During totality, you might see prominences. Solar prominences are huge clouds of plasma shooting from the Sun’s chromosphere. Compared to the solar corona (which extends a few solar diameters into space), prominences are quite small.

A longer focal length will be needed to better show the prominences: think about using a 2000mm telescope for that. To keep it compact, a Maksutov design is a good choice – but you will still be able to get beautiful shots of prominences by using the same lens/telescope that you use for shooting the corona.

Solar prominences around the black disk of the Moon
Solar prominences around the black disk of the Moon

Solar corona

Photographing the solar corona in all its glory is no easy task because its dynamic range is out of this world. You will need to take photos with pretty much all exposure times available on your camera in order to assemble a beautiful HDR image of the corona after the eclipse. Short exposure times (1/4000th) will reveal the brighter part of the solar corona, close to the solar disk, while longer exposures (up to a few seconds) will show faint streamers in the corona that are a few solar radii in length.

The Solar Corona during the total solar eclipse
The Solar Corona during the total solar eclipse in August 2017. It’s not a single image, but a stack of multiple photos shot with exposure times from 1/4000th to 4 seconds. It’s impossible to capture the whole dynamic range of the solar corona in a single exposure. You can even see the Earthshine on the Moon. The corona might look impressive in the photo, but seeing the real thing is better!

If you want to make a high dynamic range image of the corona, you can use software like Photomatix Pro. It will deliver more than decent results. If you really want to bring out lots of details in the corona, read the article “Eclipse Photography in the Digital Age” by Gerald L. Pellett from the January 1998 issue of the American astronomy magazine Sky & Telescope. It’s at page 117. You might say it’s an old article, but the techniques described there have not changed.

That’s what I use for processing my high dynamic range photos of the Solar corona. Everything is done in Adobe Photoshop and it involves merging multiple images with some rotational blur applied. It’s not an easy technique, but the results are better than just using HDR software.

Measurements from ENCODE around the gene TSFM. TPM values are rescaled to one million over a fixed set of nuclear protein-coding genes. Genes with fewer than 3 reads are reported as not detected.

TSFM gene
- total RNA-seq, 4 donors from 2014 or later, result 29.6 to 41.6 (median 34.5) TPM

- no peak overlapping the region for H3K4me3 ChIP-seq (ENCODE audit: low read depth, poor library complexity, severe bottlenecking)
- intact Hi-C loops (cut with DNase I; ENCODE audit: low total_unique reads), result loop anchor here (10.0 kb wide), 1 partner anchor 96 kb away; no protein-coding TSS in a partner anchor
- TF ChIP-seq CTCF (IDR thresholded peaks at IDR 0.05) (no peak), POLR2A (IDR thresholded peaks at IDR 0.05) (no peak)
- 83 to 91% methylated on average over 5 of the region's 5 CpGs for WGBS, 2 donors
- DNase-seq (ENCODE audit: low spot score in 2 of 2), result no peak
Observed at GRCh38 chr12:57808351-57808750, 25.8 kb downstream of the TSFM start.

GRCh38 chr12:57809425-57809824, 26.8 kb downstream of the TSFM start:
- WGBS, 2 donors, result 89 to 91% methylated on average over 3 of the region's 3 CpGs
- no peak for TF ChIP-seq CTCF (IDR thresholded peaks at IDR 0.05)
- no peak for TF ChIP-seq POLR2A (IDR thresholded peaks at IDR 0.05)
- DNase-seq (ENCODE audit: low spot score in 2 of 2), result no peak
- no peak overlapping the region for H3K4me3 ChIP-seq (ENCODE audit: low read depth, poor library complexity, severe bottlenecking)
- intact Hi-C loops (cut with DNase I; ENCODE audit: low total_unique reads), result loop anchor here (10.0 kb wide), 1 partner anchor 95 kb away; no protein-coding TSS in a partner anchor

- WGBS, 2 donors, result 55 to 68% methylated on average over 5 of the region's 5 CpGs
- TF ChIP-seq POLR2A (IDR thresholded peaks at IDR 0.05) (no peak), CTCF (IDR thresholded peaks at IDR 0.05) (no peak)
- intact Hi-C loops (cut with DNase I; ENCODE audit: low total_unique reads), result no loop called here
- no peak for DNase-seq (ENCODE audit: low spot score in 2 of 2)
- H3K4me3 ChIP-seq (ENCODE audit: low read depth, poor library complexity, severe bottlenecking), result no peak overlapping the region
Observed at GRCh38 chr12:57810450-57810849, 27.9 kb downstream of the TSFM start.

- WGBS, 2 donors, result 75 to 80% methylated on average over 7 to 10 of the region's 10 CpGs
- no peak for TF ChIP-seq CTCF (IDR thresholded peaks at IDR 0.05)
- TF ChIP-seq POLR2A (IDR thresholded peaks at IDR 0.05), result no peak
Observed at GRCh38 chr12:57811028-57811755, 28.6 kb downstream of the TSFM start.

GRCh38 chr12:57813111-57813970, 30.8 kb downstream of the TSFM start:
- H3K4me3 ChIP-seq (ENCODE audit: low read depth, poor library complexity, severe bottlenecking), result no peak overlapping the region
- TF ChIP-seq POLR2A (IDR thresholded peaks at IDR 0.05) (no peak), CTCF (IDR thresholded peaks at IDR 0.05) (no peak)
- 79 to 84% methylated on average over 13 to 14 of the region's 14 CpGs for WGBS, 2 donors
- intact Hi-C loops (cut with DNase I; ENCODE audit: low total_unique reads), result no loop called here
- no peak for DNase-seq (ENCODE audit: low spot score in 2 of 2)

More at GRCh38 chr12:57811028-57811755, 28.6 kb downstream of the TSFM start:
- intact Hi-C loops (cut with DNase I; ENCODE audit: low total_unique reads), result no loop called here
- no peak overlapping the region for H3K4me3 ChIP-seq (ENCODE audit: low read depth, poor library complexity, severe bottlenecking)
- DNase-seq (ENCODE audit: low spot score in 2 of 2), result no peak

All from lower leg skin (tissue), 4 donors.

After totality

When totality ends, everything that happened in the beginning happens in reverse order. First, the chromosphere appears for a few seconds, and then you get the diamond ring and Baily’s beads. Then, totality is over.

Just don’t forget to put that solar filter back on the front of your lens afterwards.

It will be very tough to photograph everything that happens during those few minutes of totality. Especially if you want to shoot both wide-angle shots and telescopic/telephoto views. That’s why I suggest automating your shooting process at the longer focal lengths.

This can be done by placing your telephoto/telescope on a star tracker and connecting your camera to a laptop. There are softwares that can take care of your shots. If you have a Mac, use Xavier Jubier’s Solar Eclipse Maestro. If you are a Windows user, get Eclipse Orchestrator. Both softwares will need a bit of programming on your side, but nothing too difficult. Test the scripts over and over again until everything works as planned.

Different phases of totality during the eclipse
Different phases of totality during the eclipse on March 29, 2006. Dimond rings, Baily’s beads and the mighty solar corona.

Total solar eclipse photography involves a lot of planning, and I recommend not skipping any steps before the actual event. Rehearse everything.

deep sky astrophotography

Future eclipses

If you want to make plans for future eclipses, there is a great schedule of all eclipses until 2030 on this website.

In the near future, probably the most accessible total solar eclipse will happen on April 8, 2024 and will be visible from Mexico, the USA, and Canada.

I will say this whenever I am writing or talking about total solar eclipse photography: be sure to look at the totally eclipse sun! If during totality your shooting setup goes wrong, just forget about the gear. Don’t try to reset your camera and make it work; don’t try to refocus your telescope; don’t reboot your computer. Just forget about photographing the eclipse. Look at it and enjoy it.

Clear skies!